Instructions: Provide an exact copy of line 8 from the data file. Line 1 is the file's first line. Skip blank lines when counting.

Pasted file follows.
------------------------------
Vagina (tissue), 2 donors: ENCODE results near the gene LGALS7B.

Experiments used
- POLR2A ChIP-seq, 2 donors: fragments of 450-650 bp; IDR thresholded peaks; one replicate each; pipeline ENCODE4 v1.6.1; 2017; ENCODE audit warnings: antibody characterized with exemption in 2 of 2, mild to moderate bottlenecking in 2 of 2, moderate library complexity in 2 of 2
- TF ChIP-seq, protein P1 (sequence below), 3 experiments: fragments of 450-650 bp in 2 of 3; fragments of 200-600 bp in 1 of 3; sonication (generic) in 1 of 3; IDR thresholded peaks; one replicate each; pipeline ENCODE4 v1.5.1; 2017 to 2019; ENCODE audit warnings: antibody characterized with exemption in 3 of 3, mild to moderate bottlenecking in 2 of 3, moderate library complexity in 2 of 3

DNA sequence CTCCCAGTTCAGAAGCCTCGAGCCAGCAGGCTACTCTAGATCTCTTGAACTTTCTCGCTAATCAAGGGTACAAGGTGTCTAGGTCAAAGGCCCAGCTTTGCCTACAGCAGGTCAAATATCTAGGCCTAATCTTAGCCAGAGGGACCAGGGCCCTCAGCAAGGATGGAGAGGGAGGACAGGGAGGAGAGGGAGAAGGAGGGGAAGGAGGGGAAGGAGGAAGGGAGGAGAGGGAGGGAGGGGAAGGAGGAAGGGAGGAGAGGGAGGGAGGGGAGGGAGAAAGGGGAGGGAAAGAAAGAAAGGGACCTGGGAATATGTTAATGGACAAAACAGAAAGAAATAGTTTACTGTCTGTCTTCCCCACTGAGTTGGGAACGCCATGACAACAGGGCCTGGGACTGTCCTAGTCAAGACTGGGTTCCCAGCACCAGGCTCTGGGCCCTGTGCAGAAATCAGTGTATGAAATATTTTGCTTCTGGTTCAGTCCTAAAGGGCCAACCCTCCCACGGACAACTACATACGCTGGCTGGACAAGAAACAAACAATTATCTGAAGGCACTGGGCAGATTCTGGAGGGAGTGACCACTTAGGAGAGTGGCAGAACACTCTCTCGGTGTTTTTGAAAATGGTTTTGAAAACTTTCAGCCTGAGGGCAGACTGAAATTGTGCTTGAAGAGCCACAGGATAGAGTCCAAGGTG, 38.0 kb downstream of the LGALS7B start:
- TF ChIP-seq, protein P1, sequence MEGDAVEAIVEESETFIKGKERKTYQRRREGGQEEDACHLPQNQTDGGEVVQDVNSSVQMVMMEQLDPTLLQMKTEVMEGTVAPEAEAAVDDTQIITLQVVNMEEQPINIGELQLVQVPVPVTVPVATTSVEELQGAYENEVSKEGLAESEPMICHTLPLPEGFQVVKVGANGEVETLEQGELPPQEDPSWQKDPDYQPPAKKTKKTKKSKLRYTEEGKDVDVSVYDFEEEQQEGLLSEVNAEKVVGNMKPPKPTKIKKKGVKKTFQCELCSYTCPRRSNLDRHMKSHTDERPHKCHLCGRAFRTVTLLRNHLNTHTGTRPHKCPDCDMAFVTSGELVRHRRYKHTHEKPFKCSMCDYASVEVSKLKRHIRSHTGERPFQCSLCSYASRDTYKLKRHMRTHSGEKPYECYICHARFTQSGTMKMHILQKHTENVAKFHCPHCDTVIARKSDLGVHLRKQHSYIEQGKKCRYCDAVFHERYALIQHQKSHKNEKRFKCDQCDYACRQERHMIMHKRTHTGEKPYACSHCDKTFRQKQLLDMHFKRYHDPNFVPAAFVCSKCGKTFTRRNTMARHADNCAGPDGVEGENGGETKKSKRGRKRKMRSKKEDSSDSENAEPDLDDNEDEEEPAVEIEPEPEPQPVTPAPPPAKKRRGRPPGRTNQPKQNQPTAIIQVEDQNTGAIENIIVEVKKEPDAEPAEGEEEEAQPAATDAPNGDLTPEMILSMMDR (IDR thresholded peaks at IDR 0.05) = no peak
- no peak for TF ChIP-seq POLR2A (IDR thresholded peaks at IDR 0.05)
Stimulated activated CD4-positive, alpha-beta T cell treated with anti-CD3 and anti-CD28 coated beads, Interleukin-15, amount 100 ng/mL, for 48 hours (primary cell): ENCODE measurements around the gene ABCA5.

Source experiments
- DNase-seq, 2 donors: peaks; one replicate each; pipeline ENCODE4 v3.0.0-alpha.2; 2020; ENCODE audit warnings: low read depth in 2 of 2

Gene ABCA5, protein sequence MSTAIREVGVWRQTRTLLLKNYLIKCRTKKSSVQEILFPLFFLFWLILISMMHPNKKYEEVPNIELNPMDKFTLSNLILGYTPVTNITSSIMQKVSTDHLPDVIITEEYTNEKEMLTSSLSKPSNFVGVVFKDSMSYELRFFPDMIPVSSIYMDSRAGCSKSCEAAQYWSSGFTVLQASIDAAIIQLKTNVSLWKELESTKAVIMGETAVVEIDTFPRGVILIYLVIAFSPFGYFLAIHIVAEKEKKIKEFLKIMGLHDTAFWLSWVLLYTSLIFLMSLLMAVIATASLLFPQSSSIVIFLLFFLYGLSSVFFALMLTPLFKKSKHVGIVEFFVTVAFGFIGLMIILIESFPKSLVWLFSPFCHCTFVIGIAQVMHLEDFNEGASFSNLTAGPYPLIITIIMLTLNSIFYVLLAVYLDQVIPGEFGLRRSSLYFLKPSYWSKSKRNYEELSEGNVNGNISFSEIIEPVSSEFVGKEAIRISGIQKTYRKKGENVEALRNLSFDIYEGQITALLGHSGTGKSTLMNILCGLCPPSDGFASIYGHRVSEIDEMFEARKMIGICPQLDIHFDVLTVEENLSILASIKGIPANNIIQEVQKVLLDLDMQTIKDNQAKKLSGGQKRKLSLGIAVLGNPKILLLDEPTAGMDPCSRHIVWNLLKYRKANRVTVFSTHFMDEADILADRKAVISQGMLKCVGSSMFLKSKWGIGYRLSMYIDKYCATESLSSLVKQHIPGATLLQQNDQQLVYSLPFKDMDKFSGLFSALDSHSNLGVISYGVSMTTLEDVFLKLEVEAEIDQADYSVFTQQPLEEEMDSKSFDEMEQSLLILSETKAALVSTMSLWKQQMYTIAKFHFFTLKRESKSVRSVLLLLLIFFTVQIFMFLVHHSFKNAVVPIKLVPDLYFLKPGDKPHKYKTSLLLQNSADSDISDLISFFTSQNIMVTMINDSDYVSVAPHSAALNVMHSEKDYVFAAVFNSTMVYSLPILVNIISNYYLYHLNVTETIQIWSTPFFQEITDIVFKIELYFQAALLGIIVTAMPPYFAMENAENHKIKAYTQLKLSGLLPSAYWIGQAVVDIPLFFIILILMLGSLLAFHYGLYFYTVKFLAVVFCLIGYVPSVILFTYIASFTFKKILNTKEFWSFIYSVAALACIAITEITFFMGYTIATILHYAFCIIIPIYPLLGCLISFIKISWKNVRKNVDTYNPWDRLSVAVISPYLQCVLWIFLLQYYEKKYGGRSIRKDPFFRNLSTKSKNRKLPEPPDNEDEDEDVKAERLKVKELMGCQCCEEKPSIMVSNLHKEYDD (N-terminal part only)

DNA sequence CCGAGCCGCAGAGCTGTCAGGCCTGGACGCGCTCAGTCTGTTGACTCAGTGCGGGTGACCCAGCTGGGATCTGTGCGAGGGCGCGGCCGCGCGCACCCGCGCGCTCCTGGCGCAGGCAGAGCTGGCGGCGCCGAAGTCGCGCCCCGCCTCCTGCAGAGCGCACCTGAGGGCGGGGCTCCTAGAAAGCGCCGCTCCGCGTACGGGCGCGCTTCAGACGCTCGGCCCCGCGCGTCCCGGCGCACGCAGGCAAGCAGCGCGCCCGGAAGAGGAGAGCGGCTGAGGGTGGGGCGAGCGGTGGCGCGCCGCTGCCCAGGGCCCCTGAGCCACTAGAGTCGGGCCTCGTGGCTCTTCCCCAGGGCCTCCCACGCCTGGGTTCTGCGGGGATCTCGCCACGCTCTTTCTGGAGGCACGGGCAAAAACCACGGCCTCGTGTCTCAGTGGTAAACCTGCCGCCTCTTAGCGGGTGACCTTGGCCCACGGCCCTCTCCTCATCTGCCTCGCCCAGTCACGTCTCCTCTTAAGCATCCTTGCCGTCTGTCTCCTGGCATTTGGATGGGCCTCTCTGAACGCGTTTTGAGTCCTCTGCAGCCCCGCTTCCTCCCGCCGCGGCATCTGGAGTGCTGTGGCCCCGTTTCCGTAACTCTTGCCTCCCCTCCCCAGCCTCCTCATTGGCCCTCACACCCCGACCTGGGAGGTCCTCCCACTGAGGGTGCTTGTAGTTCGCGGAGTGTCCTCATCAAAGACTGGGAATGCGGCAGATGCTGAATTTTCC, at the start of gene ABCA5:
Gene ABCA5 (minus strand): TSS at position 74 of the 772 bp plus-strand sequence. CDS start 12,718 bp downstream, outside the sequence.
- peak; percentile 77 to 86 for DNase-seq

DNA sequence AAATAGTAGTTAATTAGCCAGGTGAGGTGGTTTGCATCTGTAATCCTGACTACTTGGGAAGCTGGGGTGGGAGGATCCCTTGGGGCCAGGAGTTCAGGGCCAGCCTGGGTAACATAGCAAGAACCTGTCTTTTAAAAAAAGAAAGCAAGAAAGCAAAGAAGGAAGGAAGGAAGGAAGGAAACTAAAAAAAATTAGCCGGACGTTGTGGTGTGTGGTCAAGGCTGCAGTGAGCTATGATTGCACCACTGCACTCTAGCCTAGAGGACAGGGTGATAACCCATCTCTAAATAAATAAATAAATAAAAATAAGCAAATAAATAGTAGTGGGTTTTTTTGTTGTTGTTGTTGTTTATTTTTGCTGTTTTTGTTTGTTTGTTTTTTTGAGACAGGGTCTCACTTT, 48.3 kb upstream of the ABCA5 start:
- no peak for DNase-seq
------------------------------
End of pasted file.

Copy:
Stimulated activated CD4-positive, alpha-beta T cell treated with anti-CD3 and anti-CD28 coated beads, Interleukin-15, amount 100 ng/mL, for 48 hours (primary cell): ENCODE measurements around the gene ABCA5.